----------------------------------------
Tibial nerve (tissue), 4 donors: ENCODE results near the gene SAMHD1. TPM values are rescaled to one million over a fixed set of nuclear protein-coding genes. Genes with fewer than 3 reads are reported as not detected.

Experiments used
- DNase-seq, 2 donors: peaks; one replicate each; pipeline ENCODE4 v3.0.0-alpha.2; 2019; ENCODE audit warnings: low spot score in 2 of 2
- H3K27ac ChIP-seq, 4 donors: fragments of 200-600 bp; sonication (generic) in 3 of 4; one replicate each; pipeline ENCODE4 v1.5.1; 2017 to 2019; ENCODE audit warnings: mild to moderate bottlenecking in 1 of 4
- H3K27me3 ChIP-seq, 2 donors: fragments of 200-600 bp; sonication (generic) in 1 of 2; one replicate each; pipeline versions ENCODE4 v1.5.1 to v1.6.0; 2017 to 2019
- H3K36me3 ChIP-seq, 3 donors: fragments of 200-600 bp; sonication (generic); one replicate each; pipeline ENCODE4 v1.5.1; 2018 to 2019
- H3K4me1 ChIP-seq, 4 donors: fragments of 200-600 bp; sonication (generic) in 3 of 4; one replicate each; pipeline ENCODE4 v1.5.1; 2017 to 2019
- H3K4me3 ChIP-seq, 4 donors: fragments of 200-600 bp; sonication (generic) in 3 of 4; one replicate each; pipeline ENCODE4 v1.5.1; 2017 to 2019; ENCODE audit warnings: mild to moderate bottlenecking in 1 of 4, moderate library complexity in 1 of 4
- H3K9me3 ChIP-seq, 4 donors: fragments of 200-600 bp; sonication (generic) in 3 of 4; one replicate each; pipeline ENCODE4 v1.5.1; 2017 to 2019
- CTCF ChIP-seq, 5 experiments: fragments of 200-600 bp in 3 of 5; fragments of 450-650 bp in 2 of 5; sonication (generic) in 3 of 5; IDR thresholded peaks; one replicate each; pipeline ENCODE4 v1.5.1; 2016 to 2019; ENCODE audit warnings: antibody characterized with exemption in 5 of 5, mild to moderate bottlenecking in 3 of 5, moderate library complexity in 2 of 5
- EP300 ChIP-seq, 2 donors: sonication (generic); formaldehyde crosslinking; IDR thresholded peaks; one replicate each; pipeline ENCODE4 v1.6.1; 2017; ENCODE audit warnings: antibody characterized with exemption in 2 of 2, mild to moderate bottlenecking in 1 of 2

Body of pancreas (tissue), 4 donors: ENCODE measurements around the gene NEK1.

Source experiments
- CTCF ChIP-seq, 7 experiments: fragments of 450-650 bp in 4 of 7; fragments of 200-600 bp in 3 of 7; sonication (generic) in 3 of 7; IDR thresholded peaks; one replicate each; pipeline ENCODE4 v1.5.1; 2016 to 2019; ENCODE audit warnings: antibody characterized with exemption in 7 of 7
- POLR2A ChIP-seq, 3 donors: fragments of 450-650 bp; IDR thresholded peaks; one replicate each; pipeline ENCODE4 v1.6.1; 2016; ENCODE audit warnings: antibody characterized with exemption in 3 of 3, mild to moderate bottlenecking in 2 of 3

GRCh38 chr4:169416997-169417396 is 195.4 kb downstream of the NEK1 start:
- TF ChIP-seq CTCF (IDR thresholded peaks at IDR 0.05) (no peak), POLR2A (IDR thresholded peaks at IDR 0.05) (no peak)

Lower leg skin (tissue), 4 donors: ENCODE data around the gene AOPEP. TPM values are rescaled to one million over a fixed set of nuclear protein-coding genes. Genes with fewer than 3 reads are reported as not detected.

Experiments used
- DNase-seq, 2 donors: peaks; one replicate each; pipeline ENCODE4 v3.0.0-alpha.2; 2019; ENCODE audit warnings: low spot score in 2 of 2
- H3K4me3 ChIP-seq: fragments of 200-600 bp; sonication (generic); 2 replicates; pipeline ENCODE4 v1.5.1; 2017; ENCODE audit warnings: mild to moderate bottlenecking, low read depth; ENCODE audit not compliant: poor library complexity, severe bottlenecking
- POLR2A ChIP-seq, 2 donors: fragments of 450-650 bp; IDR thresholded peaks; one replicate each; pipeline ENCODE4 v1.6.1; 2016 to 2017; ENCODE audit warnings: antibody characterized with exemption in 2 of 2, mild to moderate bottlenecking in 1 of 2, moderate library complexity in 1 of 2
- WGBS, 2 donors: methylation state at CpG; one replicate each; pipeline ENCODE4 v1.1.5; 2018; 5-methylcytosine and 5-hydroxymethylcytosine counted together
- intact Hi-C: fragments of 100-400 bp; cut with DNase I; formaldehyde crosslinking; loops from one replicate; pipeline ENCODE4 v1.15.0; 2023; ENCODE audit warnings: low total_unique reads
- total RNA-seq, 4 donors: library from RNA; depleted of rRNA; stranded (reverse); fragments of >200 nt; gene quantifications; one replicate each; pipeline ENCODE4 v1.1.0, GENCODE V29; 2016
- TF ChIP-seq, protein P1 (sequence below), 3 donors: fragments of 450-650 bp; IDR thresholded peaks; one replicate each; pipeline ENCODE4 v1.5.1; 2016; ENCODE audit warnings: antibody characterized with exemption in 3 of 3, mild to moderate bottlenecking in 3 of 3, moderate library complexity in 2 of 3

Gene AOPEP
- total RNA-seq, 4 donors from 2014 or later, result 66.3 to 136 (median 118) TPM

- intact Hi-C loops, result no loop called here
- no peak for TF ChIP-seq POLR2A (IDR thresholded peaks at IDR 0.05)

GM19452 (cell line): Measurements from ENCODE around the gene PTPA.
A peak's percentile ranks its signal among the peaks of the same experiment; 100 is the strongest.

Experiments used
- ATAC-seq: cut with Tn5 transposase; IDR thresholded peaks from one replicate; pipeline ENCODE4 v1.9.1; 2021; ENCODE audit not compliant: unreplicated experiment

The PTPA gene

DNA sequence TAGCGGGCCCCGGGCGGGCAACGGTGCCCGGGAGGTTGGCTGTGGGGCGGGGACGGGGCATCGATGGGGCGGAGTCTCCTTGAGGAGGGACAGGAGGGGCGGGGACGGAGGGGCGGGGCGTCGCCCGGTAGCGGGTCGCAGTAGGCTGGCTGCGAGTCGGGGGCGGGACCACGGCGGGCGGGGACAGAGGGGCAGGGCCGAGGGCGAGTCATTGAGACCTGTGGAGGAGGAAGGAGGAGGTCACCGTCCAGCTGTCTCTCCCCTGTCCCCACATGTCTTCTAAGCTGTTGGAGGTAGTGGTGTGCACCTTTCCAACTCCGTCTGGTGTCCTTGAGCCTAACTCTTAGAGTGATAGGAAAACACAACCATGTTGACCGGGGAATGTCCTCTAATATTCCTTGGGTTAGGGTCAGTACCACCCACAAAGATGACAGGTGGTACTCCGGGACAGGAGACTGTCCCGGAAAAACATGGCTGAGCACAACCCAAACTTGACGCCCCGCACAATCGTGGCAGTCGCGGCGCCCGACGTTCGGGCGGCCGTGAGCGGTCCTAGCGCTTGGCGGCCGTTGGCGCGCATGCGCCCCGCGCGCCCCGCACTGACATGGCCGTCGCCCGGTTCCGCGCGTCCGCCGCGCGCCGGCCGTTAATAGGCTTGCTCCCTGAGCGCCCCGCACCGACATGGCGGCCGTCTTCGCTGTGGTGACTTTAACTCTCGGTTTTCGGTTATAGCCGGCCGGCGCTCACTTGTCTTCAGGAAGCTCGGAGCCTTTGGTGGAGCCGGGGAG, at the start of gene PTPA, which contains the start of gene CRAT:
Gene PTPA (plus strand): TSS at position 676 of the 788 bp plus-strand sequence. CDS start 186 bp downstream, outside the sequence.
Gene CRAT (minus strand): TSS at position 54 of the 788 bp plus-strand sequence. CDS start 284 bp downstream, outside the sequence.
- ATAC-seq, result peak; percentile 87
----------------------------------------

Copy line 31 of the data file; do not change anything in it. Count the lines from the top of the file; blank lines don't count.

GM19452 (cell line): Measurements from ENCODE around the gene PTPA.